After three great days shopping and meandering around Penang we were ready for three days at the beach where we could relax, indulge in whatever, and do … nothing.
Batu Feringgi (which we will call Batu (which means beach) as I have seen Feringgi spelt so many different ways I’m not sure which is correct) is about an hour from Penang by air-conditioned public bus. The bus station is at the Komtar Centre and buses run about every 30 minutes.
We are staying at the Copthorne Hotel just a few minutes out of Batu. The driveway is steep and we lug our bags up the hill, and the numerous hotel front steps—puffing and panting in the 30 degree heat. Once through the double doors the entrance foyer is tiled and cool, with fat comfy sofas and chairs to get your breath back before you check in.
Our room has everything we want including a balcony (complete with patio setting) that overlooks the water and neighbourhood gardens. Somewhere beyond those gardens is a beach which offers parasailing, and those daring to try float past our window as they soar over the ocean and then turn back to land on the hidden beach. It’s now late-afternoon and we decide to explore the hotel before dinner.
From the foyer we walk through the open restaurant to the pool area and from there take a lift down to the hotel garden and private beach which is clean and spacious and apart from the sign warning of jelly fish; looks quite inviting.
Back at the pool area there is a small spa which includes a sauna and jacuzzi, and offers a variety of massages, body scrubs, and facials. In our room there is a brochure on the spa that tells us for $124.50 per person, per night, you can book a spa break that includes accommodation, breakfast for two, and a 2 hour and 25 minute spa session consisting of rejuvenating massage, use of sauna and jacuzzi, body scrub, and pedicure. And you didn’t mention this facility previously because …?
Mulling over whether I will have time during our stay to test the spa facilities, we partake of an aperitif at the pool bar while checking the menu for dinner, after which we plan to open a nice bottle of red and watch the sun go down over the water from our own little balcony.
The following morning we find the sun has decided it’s all too hard and the day is grey and overcast. Our plans to explore the shops and cafés are dashed by a monsoonal downpour when we are halfway down the steep driveway. In the time it takes to race back to the foyer we are soaked and squelch our way to our room to dry off and change. You morosely decide the rain is here for the day and settle down with a pot of tea and a paperback and watch the rain bounce of the balcony—the parasailers nowhere to be seen, in fact the rain is so bad you can’t see beyond the balcony!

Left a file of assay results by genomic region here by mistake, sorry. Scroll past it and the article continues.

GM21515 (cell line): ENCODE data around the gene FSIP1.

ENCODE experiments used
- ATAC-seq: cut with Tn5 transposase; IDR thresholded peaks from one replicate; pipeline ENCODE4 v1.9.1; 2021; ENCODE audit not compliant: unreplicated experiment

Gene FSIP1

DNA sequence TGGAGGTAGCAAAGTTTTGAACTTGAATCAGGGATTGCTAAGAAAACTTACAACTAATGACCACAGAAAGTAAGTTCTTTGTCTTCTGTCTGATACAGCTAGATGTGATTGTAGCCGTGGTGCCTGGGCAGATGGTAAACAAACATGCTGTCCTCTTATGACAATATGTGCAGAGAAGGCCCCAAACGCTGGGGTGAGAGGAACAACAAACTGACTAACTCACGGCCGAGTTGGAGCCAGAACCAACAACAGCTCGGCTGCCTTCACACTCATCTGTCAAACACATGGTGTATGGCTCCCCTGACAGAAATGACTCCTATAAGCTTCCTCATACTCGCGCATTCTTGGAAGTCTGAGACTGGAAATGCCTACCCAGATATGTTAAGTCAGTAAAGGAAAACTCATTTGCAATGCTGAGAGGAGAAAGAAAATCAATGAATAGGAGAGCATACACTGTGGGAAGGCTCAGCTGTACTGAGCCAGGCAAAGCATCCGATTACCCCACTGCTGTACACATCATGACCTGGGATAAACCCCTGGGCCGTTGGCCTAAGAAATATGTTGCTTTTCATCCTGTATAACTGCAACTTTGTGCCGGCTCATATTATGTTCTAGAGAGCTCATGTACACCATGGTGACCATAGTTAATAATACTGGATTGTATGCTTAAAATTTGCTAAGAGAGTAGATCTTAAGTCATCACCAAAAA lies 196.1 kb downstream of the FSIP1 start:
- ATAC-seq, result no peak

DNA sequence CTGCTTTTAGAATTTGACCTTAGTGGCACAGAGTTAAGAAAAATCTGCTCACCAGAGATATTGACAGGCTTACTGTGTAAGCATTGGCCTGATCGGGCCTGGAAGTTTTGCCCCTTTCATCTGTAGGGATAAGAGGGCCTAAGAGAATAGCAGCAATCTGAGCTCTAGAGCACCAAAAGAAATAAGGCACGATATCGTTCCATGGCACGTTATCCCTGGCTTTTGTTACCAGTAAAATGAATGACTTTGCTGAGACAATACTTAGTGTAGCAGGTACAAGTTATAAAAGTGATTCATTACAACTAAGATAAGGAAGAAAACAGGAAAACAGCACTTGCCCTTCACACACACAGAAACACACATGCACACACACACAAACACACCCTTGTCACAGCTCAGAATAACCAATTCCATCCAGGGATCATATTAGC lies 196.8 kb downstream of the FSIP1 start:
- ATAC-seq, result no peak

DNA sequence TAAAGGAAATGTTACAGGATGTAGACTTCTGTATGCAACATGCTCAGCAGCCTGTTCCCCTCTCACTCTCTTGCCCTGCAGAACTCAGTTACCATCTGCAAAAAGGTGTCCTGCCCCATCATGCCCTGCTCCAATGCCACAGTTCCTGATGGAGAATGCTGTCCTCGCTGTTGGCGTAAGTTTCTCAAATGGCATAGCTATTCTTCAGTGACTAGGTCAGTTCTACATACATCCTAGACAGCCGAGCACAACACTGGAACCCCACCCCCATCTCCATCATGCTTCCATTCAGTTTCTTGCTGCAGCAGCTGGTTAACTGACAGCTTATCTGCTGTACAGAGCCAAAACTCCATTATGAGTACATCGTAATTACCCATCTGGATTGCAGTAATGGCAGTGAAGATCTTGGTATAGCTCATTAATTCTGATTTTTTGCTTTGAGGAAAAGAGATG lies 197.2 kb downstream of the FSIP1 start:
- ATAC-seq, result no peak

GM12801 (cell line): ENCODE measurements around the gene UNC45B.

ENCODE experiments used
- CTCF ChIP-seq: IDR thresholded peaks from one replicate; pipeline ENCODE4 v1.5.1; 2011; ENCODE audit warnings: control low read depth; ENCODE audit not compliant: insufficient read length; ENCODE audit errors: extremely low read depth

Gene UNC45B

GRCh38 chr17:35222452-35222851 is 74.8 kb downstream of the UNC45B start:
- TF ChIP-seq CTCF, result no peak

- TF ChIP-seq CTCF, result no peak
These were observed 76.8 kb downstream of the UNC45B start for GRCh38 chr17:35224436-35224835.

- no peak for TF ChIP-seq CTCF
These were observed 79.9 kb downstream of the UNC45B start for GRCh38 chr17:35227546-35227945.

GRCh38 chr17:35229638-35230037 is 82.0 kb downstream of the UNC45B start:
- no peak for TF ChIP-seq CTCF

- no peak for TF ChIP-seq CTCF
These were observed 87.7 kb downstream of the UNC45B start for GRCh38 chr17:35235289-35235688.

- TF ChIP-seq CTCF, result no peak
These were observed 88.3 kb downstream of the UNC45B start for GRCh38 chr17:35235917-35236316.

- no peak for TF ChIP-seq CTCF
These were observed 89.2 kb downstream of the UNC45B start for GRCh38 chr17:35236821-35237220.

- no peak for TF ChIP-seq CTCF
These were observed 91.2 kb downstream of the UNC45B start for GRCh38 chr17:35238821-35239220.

Now this is bad—and good. Bad because we can’t venture out much and resign ourselves to hotel confinement and good because here is the perfect opportunity to visit … Yes! The Spa!
And so the day passes in the gentle hands of the masseuse who kneads my back and neck into blissful submission and shows me the delights of having salt mud wrapped over my feet and nail art painted on my toes—but more about that later. Later in the afternoon the rain stops and we venture down to the gardens to sit awhile and enjoy an aperitif while I admire my feet.
The next day the sun wakes us and we are back to scorching heat and parasailers. Today we take the bus to the main batu and hop off at the Holiday Inn—which just happens to be in the middle of the main shopping area. We decide that we will take a sneak-peak at the Holiday Inn—just because it’s there—and so make our way through the foyer, past the pool (neither of which are any better than our hotel) and onto the beach. The beach is huge and stretches along the coast—but it’s also full of sunbakers, swimmers, lounges (and loungers) and the ever present parasailers who take off every couple of minutes. Looking up they look like large colourful birds swooping over the water and finally coming into land with a bump on the beach.
We stop at a beach café for a light lunch and saunter back along the beach (dodging the parasailers); past the pool and through the hotel, and out to the shopping centre. This is quite obviously the up-market end of the beach with the shops selling expensive brand names instead of locally made arts and crafts. I comment that I didn’t come to Malaysia to buy Tommy Hilfiger and we board the bus back to the Copthorne where we have much more fun checking out the local shops and cafes. A couple of beers and a Nasi Goreng, in a tiny café across from the hotel is dinner for tonight.
The next day we take the public bus to the airport for our journey home. Penang has been a delightful tropical six days after a cold and gloomy Canberra winter, and we make a promise that we will return.